China might create its own blacklist following U.S. ban of Huawei

China could be planning to create its own blacklist after U.S. President Donald Trump banned Huawei from selling or buying from U.S.-based companies.

Bloomberg reported that China was going to create a list of “unreliable” entities that goes against the interests of domestic companies.

China intends on creating this list of “foreign enterprises, organizations and individuals that don’t obey market rules, violate contracts and block, cut off supply for non-commercial reasons or severely damage the legitimate interests of Chinese companies,” China’s ministry of commerce spokesman Gao Feng said.

Gao also noted that the list can target companies that “pose a threat or potential threat to national security.”

He added that China is setting up this list to “protect international economic and trade rules and the multilateral trading system, to oppose unilateralism and trade protectionism, and to safeguard China’s security, social and public interests.”

After U.S. President Donald Trump signed a recent executive order, he placed several companies on an ‘Entity List,’ including China-based smartphone manufacturer Huawei and 70 affiliates.

The order doesn’t specifically call out Huawei but it “invoke[s] the International Emergency Economic Powers Act,” a law that grants the president the authority to regulate any commerce that could pose a national security threat to the U.S.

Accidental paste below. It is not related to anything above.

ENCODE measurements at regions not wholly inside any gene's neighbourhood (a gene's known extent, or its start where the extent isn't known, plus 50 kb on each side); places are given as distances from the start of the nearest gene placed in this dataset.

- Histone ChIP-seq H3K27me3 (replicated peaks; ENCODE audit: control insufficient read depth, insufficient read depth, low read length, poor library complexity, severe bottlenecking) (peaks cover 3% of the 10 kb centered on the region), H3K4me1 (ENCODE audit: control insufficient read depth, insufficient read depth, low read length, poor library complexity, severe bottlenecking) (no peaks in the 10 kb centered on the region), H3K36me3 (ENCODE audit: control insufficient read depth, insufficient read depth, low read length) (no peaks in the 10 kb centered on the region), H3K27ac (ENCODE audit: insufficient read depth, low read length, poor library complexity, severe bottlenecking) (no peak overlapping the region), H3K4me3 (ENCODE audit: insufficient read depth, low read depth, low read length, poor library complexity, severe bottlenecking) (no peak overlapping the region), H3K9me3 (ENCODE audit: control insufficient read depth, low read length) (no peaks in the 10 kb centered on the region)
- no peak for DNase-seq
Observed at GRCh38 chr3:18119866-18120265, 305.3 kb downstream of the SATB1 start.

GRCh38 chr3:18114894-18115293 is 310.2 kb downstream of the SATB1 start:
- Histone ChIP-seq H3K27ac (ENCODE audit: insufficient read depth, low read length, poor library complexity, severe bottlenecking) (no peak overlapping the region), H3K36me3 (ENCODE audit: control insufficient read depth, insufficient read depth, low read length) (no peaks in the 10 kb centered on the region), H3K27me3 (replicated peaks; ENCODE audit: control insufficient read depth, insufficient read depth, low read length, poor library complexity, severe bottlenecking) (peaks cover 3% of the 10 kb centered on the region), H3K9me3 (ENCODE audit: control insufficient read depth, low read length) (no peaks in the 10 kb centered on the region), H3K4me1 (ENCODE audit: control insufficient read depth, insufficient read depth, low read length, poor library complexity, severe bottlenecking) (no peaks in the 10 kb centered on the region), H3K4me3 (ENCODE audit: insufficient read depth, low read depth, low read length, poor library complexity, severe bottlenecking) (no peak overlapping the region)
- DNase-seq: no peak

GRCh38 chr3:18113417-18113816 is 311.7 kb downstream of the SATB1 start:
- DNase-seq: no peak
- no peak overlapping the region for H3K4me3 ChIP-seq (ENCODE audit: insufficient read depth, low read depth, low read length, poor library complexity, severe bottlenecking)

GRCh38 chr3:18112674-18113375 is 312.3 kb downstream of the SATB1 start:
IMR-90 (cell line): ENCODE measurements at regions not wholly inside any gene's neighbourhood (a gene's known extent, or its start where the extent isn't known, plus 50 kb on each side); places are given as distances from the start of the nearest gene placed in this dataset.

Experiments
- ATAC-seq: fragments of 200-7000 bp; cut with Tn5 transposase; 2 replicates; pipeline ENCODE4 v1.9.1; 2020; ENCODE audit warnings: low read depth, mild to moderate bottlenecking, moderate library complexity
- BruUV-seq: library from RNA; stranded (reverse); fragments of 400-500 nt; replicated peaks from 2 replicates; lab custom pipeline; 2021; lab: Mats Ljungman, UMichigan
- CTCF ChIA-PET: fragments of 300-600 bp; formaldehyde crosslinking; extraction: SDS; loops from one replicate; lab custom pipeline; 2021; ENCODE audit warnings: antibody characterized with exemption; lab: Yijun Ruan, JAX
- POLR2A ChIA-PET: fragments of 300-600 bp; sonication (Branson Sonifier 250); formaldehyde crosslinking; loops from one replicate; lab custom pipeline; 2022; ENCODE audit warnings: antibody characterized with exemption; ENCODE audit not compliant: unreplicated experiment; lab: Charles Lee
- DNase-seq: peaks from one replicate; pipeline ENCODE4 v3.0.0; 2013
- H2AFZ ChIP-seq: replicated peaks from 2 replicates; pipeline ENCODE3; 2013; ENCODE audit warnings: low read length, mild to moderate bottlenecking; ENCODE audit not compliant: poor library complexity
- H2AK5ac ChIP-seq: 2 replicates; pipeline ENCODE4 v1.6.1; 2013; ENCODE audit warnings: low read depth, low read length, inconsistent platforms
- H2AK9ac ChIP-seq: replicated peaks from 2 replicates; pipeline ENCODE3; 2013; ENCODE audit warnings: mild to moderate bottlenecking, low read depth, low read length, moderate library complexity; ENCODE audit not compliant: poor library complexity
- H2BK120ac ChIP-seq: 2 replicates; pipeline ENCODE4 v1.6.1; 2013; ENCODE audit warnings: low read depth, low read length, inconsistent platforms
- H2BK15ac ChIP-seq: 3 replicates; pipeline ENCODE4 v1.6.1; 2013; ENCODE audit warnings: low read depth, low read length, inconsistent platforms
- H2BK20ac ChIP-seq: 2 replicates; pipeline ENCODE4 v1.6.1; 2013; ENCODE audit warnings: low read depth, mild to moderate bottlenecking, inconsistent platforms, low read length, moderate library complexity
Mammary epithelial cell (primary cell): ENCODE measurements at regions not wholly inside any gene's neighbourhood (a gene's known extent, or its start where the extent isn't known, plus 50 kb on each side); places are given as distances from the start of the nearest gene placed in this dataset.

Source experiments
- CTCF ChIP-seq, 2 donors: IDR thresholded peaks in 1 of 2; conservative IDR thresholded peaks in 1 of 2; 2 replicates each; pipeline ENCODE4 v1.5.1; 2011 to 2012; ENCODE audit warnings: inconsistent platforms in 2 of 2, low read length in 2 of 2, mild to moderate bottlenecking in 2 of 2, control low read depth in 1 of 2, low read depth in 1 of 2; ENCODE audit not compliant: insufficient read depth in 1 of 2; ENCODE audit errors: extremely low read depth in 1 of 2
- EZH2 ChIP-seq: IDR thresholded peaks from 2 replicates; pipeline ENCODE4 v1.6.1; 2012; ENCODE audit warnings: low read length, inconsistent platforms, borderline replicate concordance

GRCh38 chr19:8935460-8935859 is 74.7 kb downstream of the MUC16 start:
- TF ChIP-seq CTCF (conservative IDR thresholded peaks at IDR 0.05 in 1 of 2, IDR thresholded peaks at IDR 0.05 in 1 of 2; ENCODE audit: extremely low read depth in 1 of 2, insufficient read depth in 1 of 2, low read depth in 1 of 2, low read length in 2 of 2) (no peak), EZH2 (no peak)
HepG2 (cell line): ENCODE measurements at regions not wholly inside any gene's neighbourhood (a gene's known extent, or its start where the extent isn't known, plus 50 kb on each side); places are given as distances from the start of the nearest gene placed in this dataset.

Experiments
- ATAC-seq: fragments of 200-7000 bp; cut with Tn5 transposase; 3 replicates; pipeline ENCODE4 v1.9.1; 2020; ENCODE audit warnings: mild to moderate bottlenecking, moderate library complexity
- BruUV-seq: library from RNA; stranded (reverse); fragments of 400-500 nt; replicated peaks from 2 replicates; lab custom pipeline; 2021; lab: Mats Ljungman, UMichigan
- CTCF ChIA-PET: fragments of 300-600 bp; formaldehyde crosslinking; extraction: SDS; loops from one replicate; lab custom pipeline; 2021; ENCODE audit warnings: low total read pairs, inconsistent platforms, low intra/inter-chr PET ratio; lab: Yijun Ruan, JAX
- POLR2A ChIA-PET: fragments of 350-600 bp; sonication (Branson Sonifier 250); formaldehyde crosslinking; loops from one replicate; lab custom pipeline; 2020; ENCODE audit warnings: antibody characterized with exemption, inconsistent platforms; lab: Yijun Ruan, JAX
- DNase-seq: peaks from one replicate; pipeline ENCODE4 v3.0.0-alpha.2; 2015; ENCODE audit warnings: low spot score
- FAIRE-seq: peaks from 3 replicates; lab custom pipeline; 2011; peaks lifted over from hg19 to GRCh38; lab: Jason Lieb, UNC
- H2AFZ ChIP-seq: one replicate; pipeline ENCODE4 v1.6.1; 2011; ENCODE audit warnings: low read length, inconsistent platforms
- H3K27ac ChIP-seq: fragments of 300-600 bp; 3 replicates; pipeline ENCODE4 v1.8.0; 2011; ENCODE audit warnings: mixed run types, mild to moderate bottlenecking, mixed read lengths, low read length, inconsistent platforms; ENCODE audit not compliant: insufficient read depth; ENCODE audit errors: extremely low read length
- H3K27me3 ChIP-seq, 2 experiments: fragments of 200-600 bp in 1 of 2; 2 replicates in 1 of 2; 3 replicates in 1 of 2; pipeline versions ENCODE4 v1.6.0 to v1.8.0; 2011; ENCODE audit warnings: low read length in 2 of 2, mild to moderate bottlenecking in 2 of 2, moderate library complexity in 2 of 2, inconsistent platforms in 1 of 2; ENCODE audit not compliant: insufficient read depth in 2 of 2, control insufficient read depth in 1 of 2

In this case, Huawei and the other companies added to the Entity List. It’s worth noting that in 2018, the Department of Commerce banned U.S. companies from exporting to ZTE for seven years, though Trump lifted that ban after only three months.

That ban took place because ZTE had done business with Iran. In this instance, the ban restricts U.S. companies from doing business with Huawei and other companies on the list. Immediately after this occurred, Google pulled its business from Huawei.

This includes access to apps like Google Maps, YouTube, and the entire Google Play Store. Not having access to the Play Store means users won’t be able to download or install Android applications easily on Huawei devices.

However, users could still download APK files from less secure outside sources. The U.S. granted a grace period until August 19th to allow companies currently affiliated with Huawei to find other customers.

Moreover, this grace period enables Huawei to maintain its current networks and to provide software updates to its existing Android devices.

Source: Bloomberg

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